JUL 17, 2018 5:51 AM PDT

Can the Keto Diet Make Cancer Treatment More Effective?

It’s been said that “you are what you eat” but with so many diet plans and trends, it can be hard to choose. Paleo, keto, Mediterranean, and Nordic are all ways of eating that emphasize “clean eating” in different ways.

Are they just trends or can they produce real health benefits? A new study on cancer treatment and the ketogenic diet (keto) suggests that when a patient is undergoing cancer treatment, their diet could impact the efficacy of treatments and even reduce some side effects of powerful cancer drugs. 

One of the newer treatments for cancer involves targeting a specific molecular pathway called phosphatidylinositol-3 kinase (PI3K.) This pathway is activated by insulin, but in many forms of cancer, it’s disrupted. Years of research shows that in most tumors, there is a mutation of PI3K. Shutting down this pathway is the goal of over 50 drugs that have been studied in clinical trials. Overall, the results have been disappointing, with high levels of toxicity or inconsistent results.  So far only two PI3K inhibitors have been approved by the FDA.

Part of the problem with these drugs is that they can cause blood sugar levels to skyrocket. When the pancreas cannot meet the demand for enough insulin, the drug has to be discontinued. The keto diet works to control blood sugar and insulin spikes and researchers led by Benjamin D. Hopkins at Weill Cornell Medicine in New York City may have found out how the keto diet can make some of these drugs work better. 

The keto diet is high in fat, but very low in carbs and sugar. Many who follow it have done so to control insulin and blood glucose levels. The researchers used lab mice who were taking PI3K inhibitors and had induced tumors. One group was fed a diet of rat chow similar in composition to a human ketogenic diet and the other group was treated with diabetic medications to control blood sugar and insulin levels. The results were more than they could have hoped for. The keto diet mice had the best blood sugar and insulin control and their tumors did not grow. Dr. Hopkins explained, "The ketogenic diet turned out to be the perfect approach. It reduced glycogen stores, so the mice couldn't release glucose in response to PI3K inhibition. This suggests that if you can block spikes in glucose and the subsequent insulin feedback, you can make the drugs much more effective at controlling cancer growth."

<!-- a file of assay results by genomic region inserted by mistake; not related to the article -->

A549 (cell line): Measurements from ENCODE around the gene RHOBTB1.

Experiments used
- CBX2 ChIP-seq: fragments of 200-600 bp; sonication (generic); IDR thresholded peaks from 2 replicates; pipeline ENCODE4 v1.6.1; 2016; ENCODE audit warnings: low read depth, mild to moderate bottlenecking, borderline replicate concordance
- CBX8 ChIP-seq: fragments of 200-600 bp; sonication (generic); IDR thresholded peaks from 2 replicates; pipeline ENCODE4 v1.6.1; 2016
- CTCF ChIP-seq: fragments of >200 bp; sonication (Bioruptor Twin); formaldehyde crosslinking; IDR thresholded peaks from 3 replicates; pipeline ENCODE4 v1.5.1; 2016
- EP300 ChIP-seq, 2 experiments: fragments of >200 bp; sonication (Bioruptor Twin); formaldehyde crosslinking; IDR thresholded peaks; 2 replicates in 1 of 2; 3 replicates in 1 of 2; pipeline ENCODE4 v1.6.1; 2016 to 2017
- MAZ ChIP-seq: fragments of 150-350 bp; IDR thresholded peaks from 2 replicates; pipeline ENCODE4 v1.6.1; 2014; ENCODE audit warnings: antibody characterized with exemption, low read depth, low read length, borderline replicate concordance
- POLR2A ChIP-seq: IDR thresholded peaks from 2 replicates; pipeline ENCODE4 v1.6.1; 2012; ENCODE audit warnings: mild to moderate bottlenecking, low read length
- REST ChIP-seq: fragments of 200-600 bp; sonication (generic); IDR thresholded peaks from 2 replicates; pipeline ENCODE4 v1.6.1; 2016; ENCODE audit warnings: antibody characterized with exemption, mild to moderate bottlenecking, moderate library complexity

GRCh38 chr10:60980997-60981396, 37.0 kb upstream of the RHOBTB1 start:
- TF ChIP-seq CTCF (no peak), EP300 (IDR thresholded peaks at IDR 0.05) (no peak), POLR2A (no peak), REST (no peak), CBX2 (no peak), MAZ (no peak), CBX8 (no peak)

The authors were quick to point out that their study demonstrates the importance of a combined approach. A diet that targets insulin and blood sugar levels, along with cancer medications that can inhibit the PIK3 pathway signaling are both integral parts of making the drugs more effective and the patients healthier. It’s not the diet alone. The keto diet has some health benefits, but can also have side effects  for some people. In the study, the mice that were only given the keto diet and no PI3K inhibitor drugs had faster-growing leukemia cancers. Take a look at the video to learn more about how the keto diet can help some cancer patients regain their health. 

Sources: Journal Nature Business Insider  

About the Author
  • I'm a writer living in the Boston area. My interests include cancer research, cardiology and neuroscience. I want to be part of using the Internet and social media to educate professionals and patients in a collaborative environment.
You May Also Like
OCT 01, 2020
Cell & Molecular Biology
Signaling Waves Help Guide Cells to Heal Wounds
OCT 01, 2020
Signaling Waves Help Guide Cells to Heal Wounds
During development and throughout our lives, cells have to 'know' where to go to form the right structures and properly ...
OCT 06, 2020
Immunology
COVID Triggers Abnormalities in Immune Monocytes
OCT 06, 2020
COVID Triggers Abnormalities in Immune Monocytes
University of Manchester immunologists are the first to make an interesting observation about the white blood cells of p ...
OCT 15, 2020
Immunology
The Immune Cells Giving Menopausal Women Higher BPs
OCT 15, 2020
The Immune Cells Giving Menopausal Women Higher BPs
In general, men have higher blood pressures than women, giving them an increased risk of developing heart disease. After ...
OCT 19, 2020
Genetics & Genomics
Early Childhood Trauma Affects Metabolism in the Next Generation
OCT 19, 2020
Early Childhood Trauma Affects Metabolism in the Next Generation
Traumatic experiences can have a lasting impact, and kids that suffer through them can feel the effects for a lifetime. ...
OCT 26, 2020
Cancer
Investigating the Receptor Protein FPR1 in Brain Cancer
OCT 26, 2020
Investigating the Receptor Protein FPR1 in Brain Cancer
Amongst the more common targets for cancer therapies are cell surface receptors. These receptors are proteins – us ...
OCT 27, 2020
Cardiology
Boron Could Prevent Myocardial Fibrosis and Assist in Recovery
OCT 27, 2020
Boron Could Prevent Myocardial Fibrosis and Assist in Recovery
When you pass by the nutrition section at the local grocery store, there is a chance you’ll come across row upon r ...
Loading Comments...